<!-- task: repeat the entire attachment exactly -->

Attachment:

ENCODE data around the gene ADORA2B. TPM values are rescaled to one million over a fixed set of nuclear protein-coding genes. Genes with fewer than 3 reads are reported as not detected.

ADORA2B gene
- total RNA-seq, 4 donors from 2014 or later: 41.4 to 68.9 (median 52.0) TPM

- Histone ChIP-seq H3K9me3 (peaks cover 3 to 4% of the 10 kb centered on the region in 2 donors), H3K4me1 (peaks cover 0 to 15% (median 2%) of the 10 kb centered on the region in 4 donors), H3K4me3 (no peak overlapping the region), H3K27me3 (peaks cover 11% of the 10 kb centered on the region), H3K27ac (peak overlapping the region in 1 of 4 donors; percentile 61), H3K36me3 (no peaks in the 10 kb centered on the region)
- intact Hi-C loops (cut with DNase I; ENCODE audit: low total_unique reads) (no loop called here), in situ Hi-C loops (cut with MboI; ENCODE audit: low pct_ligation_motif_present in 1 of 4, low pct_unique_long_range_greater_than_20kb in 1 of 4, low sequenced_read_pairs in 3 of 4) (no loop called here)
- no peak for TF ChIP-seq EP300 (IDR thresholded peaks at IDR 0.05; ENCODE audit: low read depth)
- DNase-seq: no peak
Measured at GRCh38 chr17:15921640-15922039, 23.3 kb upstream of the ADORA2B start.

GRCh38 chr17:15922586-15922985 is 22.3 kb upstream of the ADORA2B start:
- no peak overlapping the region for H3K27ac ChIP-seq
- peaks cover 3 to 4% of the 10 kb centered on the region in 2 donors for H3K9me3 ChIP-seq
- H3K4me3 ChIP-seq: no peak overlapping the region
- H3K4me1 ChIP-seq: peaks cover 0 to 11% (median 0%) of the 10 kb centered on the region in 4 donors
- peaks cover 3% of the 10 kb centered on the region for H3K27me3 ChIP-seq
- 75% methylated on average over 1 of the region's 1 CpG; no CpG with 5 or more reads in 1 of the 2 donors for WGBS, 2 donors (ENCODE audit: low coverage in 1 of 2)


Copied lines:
ENCODE data around the gene ADORA2B. TPM values are rescaled to one million over a fixed set of nuclear protein-coding genes. Genes with fewer than 3 reads are reported as not detected.

ADORA2B gene
- total RNA-seq, 4 donors from 2014 or later: 41.4 to 68.9 (median 52.0) TPM

- Histone ChIP-seq H3K9me3 (peaks cover 3 to 4% of the 10 kb centered on the region in 2 donors), H3K4me1 (peaks cover 0 to 15% (median 2%) of the 10 kb centered on the region in 4 donors), H3K4me3 (no peak overlapping the region), H3K27me3 (peaks cover 11% of the 10 kb centered on the region), H3K27ac (peak overlapping the region in 1 of 4 donors; percentile 61), H3K36me3 (no peaks in the 10 kb centered on the region)
- intact Hi-C loops (cut with DNase I; ENCODE audit: low total_unique reads) (no loop called here), in situ Hi-C loops (cut with MboI; ENCODE audit: low pct_ligation_motif_present in 1 of 4, low pct_unique_long_range_greater_than_20kb in 1 of 4, low sequenced_read_pairs in 3 of 4) (no loop called here)
- no peak for TF ChIP-seq EP300 (IDR thresholded peaks at IDR 0.05; ENCODE audit: low read depth)
- DNase-seq: no peak
Measured at GRCh38 chr17:15921640-15922039, 23.3 kb upstream of the ADORA2B start.

GRCh38 chr17:15922586-15922985 is 22.3 kb upstream of the ADORA2B start:
- no peak overlapping the region for H3K27ac ChIP-seq
- peaks cover 3 to 4% of the 10 kb centered on the region in 2 donors for H3K9me3 ChIP-seq
- H3K4me3 ChIP-seq: no peak overlapping the region
- H3K4me1 ChIP-seq: peaks cover 0 to 11% (median 0%) of the 10 kb centered on the region in 4 donors
- peaks cover 3% of the 10 kb centered on the region for H3K27me3 ChIP-seq
- 75% methylated on average over 1 of the region's 1 CpG; no CpG with 5 or more reads in 1 of the 2 donors for WGBS, 2 donors (ENCODE audit: low coverage in 1 of 2)